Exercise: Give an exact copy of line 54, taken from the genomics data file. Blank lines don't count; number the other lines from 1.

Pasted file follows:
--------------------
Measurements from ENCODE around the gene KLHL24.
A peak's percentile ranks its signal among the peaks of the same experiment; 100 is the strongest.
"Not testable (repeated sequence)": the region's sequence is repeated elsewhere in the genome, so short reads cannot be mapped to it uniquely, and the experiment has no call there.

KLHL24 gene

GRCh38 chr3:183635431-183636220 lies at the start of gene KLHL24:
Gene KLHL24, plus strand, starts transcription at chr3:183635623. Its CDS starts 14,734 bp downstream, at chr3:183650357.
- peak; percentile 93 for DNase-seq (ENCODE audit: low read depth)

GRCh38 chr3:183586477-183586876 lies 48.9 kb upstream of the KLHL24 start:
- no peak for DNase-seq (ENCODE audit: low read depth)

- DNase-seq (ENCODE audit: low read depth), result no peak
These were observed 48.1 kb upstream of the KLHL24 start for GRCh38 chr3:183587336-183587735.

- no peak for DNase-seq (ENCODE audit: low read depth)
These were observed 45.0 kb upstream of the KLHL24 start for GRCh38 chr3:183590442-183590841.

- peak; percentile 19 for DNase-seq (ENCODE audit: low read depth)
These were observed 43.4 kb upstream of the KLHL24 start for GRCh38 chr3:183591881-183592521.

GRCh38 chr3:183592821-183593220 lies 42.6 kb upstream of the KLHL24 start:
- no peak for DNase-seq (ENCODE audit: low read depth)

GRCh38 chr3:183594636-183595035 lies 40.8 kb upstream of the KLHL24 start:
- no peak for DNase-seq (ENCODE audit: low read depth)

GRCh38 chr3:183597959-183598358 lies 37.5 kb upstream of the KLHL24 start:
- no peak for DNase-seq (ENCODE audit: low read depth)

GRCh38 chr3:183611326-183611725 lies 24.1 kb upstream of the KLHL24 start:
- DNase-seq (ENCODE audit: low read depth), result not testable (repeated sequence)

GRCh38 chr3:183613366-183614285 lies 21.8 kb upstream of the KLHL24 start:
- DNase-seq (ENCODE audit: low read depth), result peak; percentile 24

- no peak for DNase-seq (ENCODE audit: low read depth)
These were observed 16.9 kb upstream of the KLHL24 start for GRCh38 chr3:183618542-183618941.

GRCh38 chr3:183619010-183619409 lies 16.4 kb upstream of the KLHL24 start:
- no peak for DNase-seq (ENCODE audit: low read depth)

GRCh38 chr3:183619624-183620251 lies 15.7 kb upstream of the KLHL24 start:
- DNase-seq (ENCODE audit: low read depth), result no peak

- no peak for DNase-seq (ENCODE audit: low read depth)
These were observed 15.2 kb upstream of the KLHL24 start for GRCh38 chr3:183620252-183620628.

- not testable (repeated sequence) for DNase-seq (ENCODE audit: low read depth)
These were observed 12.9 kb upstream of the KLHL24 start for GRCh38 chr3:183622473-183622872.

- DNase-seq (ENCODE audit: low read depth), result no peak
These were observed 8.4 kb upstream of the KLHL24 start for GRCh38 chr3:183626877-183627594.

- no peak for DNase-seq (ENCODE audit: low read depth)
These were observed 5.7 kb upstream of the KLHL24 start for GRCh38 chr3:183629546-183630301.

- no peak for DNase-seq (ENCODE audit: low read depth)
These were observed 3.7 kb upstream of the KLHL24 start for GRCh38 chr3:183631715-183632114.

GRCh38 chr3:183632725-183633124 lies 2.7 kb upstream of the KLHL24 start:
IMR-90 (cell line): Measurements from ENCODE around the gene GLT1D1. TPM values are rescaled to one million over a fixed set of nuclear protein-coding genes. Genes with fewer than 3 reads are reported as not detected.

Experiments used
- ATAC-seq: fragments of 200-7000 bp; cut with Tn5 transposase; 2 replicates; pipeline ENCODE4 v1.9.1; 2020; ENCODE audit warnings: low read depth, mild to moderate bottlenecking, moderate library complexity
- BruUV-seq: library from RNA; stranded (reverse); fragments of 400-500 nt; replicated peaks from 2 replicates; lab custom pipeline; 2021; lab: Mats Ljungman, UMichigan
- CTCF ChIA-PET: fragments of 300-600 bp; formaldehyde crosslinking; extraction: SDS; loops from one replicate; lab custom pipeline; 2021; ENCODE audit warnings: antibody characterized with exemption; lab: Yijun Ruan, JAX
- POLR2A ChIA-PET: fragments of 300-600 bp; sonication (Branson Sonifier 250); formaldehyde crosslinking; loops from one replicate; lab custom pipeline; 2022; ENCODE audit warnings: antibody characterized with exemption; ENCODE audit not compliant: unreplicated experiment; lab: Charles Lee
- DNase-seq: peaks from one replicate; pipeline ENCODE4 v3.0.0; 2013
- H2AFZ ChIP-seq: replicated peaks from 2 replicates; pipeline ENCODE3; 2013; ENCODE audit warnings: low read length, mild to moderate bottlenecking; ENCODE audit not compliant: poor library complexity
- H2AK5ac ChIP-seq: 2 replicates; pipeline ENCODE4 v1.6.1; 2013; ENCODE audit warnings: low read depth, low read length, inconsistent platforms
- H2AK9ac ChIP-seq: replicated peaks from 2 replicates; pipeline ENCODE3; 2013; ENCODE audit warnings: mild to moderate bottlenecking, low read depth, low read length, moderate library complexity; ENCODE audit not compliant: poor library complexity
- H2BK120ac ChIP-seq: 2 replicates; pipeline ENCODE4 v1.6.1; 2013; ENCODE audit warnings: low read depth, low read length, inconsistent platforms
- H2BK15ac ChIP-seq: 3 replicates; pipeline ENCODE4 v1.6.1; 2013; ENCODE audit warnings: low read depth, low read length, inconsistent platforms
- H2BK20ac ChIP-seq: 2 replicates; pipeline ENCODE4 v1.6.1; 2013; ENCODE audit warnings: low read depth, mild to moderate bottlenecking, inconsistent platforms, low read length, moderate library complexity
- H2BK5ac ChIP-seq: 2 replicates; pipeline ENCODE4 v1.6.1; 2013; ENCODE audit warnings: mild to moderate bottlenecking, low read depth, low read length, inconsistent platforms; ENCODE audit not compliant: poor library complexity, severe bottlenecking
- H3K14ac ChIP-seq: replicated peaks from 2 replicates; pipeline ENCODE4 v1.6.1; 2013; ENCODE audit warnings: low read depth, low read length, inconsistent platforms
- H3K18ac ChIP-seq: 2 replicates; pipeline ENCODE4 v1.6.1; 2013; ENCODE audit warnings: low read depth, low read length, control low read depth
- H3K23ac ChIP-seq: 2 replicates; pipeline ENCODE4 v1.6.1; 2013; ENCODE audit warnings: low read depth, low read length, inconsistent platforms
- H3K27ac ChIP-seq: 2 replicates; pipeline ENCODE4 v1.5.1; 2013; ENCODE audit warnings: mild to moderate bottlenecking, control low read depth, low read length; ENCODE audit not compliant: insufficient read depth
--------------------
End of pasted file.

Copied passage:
- H2BK15ac ChIP-seq: 3 replicates; pipeline ENCODE4 v1.6.1; 2013; ENCODE audit warnings: low read depth, low read length, inconsistent platforms